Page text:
Another integral part of a maintenance program involves the amount of time employees spend on preventive maintenance and upkeep.
“The SIRWA spends approximately 75% of our time on maintenance,” Starlin told WWD. “We feel you can never do enough preventive maintenance.”
“If I had to compare maintenance time to operational time, maintenance time is approximately 60% of the daily activities—this is preventive and corrective maintenance time combined,” West added. “We have several older facilities that require additional preventive maintenance because of the age of the equipment and, typically, this equipment requires more preventive maintenance because of the way it was designed.”
Of course, finding the available manpower to maintain the equipment is a problem many water and wastewater facilities face as fiscal cutbacks force many to lay off employees. The result is fewer employees to do even more assignments.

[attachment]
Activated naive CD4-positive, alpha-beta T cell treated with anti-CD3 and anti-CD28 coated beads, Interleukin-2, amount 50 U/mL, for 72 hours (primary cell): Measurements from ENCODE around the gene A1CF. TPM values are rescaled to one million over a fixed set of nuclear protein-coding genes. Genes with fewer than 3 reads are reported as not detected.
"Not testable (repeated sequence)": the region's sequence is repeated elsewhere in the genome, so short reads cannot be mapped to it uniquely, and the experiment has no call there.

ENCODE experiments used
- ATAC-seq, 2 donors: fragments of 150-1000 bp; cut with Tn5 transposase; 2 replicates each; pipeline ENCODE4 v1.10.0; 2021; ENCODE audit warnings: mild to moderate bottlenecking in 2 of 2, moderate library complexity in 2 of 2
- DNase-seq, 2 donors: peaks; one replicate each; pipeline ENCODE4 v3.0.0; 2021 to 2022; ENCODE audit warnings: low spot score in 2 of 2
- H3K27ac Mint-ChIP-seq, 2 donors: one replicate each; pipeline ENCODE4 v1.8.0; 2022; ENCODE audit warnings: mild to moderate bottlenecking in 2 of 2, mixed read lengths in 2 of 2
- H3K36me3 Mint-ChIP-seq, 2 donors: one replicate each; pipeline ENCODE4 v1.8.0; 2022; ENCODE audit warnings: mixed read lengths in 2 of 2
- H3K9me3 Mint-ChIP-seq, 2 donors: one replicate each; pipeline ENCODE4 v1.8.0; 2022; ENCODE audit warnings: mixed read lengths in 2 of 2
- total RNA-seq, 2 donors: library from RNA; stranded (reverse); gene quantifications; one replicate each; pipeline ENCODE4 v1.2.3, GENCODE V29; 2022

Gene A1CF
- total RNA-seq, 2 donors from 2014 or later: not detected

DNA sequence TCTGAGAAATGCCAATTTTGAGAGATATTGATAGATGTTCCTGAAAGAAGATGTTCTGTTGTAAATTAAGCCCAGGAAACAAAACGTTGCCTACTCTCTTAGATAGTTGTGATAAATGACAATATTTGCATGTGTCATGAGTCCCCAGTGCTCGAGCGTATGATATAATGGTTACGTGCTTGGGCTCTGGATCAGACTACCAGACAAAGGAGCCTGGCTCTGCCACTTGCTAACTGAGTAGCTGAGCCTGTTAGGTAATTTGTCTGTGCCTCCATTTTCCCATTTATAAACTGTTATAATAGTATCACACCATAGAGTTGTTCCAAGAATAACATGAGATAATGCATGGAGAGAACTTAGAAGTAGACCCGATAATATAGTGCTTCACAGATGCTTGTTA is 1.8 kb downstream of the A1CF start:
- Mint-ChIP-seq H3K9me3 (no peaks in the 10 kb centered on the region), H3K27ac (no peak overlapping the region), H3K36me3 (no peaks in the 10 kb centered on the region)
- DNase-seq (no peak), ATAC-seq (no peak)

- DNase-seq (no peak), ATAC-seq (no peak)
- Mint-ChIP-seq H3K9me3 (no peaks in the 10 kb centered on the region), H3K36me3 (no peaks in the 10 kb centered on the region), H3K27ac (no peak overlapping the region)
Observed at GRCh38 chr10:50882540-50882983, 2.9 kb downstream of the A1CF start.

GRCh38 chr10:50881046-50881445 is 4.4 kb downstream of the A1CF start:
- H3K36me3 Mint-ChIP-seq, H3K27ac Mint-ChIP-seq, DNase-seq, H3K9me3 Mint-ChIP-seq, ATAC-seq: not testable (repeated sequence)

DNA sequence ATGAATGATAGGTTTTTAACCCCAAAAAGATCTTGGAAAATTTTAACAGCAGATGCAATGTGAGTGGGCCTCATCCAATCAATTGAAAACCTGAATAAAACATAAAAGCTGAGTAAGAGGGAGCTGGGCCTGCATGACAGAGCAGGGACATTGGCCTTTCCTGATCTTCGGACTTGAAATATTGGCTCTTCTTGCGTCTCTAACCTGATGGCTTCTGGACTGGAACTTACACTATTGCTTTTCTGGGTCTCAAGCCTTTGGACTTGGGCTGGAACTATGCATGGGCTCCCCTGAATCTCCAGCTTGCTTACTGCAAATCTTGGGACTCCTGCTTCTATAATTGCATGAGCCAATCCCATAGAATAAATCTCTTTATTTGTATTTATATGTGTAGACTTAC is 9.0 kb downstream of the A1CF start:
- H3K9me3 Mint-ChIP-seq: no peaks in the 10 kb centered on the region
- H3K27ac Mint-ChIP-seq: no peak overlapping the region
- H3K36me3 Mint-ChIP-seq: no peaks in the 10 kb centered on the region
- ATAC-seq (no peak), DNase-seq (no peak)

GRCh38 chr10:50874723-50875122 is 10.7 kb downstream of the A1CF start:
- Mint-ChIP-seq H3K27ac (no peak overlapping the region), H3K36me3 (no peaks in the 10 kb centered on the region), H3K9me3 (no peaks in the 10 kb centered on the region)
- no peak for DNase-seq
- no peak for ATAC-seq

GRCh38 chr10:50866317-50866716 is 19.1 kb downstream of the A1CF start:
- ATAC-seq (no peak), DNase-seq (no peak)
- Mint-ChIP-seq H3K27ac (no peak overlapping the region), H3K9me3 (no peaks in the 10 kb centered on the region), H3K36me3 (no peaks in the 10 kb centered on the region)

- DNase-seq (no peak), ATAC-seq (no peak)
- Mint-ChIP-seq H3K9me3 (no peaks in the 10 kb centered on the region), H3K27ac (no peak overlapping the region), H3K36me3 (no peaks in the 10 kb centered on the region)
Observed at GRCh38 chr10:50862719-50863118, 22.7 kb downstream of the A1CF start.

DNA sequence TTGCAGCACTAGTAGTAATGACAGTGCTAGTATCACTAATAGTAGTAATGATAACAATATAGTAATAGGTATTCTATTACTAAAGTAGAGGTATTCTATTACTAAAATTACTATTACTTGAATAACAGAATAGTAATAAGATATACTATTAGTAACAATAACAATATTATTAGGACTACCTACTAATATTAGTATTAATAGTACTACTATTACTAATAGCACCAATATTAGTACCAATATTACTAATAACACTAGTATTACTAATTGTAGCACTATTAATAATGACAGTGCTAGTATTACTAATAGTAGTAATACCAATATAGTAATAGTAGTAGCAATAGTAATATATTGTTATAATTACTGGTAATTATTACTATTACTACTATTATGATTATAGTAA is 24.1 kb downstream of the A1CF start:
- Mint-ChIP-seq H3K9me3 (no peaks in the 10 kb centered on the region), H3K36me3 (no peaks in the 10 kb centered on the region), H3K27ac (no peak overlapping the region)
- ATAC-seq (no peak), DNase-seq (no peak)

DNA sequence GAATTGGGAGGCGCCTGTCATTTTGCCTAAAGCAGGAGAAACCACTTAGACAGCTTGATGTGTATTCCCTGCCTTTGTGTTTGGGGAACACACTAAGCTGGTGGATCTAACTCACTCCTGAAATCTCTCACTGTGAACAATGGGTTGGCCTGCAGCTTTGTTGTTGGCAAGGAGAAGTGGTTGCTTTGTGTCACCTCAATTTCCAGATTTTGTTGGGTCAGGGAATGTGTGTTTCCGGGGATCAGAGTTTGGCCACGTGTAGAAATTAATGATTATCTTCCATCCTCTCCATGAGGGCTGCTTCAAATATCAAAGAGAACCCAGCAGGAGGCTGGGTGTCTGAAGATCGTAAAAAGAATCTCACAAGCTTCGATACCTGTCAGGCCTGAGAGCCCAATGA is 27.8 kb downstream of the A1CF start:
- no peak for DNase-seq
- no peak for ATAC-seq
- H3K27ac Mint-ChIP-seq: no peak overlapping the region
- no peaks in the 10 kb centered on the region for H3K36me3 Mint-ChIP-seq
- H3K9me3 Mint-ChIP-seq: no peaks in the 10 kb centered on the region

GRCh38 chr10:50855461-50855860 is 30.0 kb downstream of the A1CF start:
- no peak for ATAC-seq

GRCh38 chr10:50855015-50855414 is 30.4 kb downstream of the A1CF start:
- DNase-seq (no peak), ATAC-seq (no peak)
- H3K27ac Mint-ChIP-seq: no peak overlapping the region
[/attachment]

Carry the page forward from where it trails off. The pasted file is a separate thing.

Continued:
“With a shrinking number of workers and expanding duties and responsibilities, it can be difficult to maintain standards,” said Jon Brown, water/sewage plant supervisor in the Mendocino (Calif.) District. “There is always more that can be done.”
Terry Werner, a public works superintendent in Post Falls, Idaho, echoed Brown’s comments adding, “we have one person on staff for maintenance of our plant and collection system. At times, we could use a second person in getting all the worked completed.”
A key variable
How can water and wastewater facilities combat the problem of fewer employees?
One possible solution to the increased amount of time spent addressing equipment maintenance and upkeep can be found in the choice of equipment selected for installation by a water or wastewater facility. As WWD readers can imagine, the equipment’s performance history is undoubtedly a key variable that is addressed when it comes to selecting the right type of equipment, especially considering the application.
“The more critical the application, the closer a product’s performance history will be taken into account,” Brown told WWD.